This must stop! We need sobriety in Congo. Look into each other’s eyes and admit your failures. Come to terms with your challenges and face them heads on. You have systemic, deep-rooted problems. Don’t bury your head in the sand. Stop speaking too much French and dressing like westerners. You are not in Zurich, Switzerland or Paris, France: you are in the middle the biggest mess the world has ever seen. You are stuck in what the economist Paul Collier calls the stagnating ‘bottom billion’.
The good news is, you are not the first, nor the last to face challenges. Most of us have gone through worse. You are highly talented and naturally endowed people. You can overcome your problems in record time. But for that you have to approach them with sobriety. You have to live in basic reality: – Accept what is true regardless of how difficult that is – and reject what is not; especially from fortune tellers and opportunistic politicians, who wish you no good, but to trap you in a cycle of hatred and exploitation.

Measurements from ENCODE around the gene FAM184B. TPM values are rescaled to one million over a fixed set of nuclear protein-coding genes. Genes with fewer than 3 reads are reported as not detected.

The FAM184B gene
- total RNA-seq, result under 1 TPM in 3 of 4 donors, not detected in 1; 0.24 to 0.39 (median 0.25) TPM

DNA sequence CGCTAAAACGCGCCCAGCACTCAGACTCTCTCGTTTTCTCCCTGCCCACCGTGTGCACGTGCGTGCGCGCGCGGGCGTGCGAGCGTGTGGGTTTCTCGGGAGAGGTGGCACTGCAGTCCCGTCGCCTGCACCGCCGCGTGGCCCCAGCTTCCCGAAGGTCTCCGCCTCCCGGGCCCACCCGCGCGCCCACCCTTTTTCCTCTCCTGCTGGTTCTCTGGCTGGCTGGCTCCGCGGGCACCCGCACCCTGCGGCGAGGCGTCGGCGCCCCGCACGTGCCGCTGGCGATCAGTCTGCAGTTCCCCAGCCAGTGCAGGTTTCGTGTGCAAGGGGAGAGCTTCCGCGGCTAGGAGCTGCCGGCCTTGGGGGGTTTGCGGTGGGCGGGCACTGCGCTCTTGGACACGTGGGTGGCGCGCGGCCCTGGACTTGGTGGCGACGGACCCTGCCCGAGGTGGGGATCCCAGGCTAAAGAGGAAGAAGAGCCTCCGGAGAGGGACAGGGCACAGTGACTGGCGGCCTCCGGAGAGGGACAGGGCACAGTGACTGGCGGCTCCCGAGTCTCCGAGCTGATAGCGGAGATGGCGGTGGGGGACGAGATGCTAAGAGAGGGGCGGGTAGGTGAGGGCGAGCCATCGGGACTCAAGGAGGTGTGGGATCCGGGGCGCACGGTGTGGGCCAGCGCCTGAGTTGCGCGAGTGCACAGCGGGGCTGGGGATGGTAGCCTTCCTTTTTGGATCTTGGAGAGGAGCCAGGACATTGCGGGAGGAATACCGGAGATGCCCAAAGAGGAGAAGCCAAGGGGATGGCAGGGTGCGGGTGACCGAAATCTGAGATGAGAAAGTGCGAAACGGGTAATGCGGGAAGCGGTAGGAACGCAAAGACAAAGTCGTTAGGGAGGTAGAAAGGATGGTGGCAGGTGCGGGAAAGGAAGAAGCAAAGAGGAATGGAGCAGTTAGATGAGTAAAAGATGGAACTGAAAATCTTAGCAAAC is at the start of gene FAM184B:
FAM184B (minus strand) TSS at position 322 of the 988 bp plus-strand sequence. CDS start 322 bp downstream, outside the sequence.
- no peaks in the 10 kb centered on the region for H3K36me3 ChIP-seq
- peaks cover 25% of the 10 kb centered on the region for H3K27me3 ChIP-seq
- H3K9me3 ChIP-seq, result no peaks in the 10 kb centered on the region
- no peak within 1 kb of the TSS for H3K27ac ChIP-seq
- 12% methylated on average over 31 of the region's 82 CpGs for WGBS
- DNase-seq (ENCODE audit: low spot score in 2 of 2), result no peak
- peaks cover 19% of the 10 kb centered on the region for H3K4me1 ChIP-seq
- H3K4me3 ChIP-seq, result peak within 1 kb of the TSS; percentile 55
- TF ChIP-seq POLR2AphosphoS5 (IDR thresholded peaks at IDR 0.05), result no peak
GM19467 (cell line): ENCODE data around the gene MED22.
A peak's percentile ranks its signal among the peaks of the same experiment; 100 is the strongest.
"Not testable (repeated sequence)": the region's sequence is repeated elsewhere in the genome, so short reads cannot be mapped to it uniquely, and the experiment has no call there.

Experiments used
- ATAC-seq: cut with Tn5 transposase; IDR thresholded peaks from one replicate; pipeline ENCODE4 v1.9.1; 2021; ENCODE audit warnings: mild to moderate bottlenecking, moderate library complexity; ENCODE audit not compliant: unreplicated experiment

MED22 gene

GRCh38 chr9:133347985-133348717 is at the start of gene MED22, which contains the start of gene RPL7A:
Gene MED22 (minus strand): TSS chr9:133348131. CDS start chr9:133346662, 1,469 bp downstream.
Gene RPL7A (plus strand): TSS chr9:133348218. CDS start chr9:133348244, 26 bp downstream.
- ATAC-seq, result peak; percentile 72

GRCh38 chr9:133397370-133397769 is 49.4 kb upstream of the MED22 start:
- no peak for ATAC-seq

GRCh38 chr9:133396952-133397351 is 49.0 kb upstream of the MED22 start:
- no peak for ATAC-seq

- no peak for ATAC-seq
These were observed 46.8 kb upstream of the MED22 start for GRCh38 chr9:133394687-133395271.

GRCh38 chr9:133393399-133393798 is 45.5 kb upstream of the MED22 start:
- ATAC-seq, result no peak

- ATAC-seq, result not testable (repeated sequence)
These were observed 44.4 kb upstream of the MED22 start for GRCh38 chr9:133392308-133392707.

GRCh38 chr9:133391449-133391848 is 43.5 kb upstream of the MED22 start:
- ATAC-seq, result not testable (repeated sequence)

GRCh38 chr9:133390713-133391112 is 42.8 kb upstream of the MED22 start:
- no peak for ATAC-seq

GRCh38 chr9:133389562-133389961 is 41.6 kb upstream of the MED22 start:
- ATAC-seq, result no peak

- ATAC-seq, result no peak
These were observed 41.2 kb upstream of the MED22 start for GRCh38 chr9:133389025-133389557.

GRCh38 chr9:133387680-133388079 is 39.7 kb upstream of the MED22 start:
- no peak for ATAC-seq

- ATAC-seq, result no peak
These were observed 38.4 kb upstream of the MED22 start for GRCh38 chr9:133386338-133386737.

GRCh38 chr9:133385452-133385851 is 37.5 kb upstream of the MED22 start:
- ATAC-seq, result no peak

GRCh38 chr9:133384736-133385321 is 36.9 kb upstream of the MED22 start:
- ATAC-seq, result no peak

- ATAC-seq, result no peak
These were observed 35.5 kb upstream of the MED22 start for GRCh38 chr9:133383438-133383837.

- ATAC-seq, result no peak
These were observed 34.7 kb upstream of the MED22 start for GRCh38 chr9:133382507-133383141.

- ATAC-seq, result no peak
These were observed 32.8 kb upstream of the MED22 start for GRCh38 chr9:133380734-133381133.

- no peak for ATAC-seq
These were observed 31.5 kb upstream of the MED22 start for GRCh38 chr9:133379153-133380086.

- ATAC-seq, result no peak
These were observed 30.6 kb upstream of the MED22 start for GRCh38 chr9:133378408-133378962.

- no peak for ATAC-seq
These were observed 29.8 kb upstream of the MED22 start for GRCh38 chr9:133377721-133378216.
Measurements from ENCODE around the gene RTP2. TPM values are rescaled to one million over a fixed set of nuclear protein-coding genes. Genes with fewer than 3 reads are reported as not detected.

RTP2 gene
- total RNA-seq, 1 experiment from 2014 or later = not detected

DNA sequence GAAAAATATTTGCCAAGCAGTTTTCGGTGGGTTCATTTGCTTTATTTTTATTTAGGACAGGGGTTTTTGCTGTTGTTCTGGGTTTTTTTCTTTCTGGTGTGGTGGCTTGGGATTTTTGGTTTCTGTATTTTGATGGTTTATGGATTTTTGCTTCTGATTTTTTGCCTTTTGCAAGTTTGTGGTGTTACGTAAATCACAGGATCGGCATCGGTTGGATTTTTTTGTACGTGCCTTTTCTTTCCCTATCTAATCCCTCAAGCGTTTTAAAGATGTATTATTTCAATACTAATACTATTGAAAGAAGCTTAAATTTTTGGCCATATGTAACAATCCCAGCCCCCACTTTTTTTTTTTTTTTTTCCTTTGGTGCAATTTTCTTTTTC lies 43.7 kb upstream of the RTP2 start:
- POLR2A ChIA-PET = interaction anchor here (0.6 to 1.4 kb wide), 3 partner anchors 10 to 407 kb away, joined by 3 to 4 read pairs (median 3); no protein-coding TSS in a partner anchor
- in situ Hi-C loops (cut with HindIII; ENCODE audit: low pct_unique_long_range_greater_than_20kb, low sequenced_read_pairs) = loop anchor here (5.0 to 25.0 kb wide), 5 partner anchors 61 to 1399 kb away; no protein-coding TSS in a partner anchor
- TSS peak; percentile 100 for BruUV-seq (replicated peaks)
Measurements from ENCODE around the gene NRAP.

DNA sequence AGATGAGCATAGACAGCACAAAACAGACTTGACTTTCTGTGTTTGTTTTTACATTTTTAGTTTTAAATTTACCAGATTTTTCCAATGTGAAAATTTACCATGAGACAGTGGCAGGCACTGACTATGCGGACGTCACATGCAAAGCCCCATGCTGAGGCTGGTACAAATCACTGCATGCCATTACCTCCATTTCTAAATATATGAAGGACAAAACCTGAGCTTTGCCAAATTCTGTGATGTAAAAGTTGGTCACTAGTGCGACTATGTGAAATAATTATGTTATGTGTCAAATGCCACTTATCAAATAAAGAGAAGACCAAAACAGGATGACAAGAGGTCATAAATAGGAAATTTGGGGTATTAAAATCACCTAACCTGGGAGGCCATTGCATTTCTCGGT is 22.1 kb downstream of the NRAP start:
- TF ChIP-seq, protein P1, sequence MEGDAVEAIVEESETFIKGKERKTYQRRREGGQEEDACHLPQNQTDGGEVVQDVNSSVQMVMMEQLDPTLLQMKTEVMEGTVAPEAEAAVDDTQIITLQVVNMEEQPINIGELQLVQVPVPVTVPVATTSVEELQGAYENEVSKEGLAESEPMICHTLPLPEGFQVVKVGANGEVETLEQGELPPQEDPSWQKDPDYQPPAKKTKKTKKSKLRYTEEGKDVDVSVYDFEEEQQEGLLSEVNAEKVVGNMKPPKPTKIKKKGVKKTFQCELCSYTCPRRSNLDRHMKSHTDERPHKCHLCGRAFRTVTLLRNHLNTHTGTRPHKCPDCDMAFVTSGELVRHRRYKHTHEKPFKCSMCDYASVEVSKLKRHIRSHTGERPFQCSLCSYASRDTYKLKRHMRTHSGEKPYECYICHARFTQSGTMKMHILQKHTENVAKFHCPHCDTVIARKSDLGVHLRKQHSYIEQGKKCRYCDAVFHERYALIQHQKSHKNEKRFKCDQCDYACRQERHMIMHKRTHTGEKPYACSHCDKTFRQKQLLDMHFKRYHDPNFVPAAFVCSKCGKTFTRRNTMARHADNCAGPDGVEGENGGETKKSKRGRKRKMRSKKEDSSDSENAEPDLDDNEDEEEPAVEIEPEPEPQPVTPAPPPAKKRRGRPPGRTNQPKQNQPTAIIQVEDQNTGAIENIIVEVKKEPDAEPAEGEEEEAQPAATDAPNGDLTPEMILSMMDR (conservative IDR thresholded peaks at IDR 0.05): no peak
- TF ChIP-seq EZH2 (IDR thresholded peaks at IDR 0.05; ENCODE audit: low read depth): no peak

Another exemple: the Jomba, the Banyamulenge, the Massissi and other such people of Rwandan origin are Congolese, or at least they own that land in DRC and the right to live on it. The fact that you repeat to yourselves that they are not is pure sophistry and it is only going to bring unrest in the Kivu region. Luckily the war is winding down. Soon many of these Congolese of Rwandan origin, who are now refugees in Rwanda and Uganda, will want to return to DRC, along with other Congolese refugees – as per joint declaration/or declarations. There is plenty of space to accommodate them.
If you think they are more loyal to Rwanda than to DRC, then give them a reason to change their mind; I mean, is Obama more loyal to Kenya, or Museveni to Rwanda? They have reasons to be proud of their respective countries. Even Nyerere was referred to as Rwandan at some point in history, but has he not been a blessing to Tanzania? It really comes down to how you embrace people; they can be either an asset or a liability. In the US, diversity makes their strength, in South Africa, their curse; you are free to choose. As a Rwandan, all I can say is, the last time we tried to divide and reject people, a genocide happened.
This is the type of difficult realities that sober people address rationally, not running in the street and making noise over rumors, like headless chicken. After that, do like Chinese; close your borders for 20-30 years: recall all your intellectuals around the world, work hard, restructure your army, your police, tackle corruption, study technology, do agriculture, promote manufacturing.
In the meantime, Kagame’s death, Jesus’ return or whatever story out there, should be the last thing on your mind. DRC, DRC, DRC!!! You, you, you!!!
Then one day you will rise, and with you, a whole continent!